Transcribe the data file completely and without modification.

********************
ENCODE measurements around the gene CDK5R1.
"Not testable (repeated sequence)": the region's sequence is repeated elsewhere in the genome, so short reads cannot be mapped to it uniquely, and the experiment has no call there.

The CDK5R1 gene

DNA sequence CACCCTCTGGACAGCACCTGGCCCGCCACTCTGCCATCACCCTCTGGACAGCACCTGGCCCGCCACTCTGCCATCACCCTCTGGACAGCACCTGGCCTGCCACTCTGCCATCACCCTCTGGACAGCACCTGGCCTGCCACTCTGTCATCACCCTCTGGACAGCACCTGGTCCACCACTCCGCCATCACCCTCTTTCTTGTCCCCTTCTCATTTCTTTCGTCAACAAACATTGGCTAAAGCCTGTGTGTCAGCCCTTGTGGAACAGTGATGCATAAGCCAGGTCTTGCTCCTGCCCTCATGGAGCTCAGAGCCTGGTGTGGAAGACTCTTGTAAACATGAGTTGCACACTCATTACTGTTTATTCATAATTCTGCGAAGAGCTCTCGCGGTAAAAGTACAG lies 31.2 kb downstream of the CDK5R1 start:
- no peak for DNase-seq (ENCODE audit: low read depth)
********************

ENCODE measurements around the gene CDK5R1.
"Not testable (repeated sequence)": the region's sequence is repeated elsewhere in the genome, so short reads cannot be mapped to it uniquely, and the experiment has no call there.

The CDK5R1 gene

DNA sequence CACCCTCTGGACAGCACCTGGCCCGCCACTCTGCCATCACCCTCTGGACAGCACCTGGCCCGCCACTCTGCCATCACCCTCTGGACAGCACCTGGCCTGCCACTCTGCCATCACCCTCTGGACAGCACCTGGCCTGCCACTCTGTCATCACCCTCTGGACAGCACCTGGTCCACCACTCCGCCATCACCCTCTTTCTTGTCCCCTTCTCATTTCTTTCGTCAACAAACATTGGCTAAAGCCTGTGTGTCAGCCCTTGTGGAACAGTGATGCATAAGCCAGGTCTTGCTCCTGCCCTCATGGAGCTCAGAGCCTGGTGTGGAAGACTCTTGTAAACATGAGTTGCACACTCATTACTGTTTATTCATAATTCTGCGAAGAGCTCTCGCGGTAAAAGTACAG lies 31.2 kb downstream of the CDK5R1 start:
- no peak for DNase-seq (ENCODE audit: low read depth)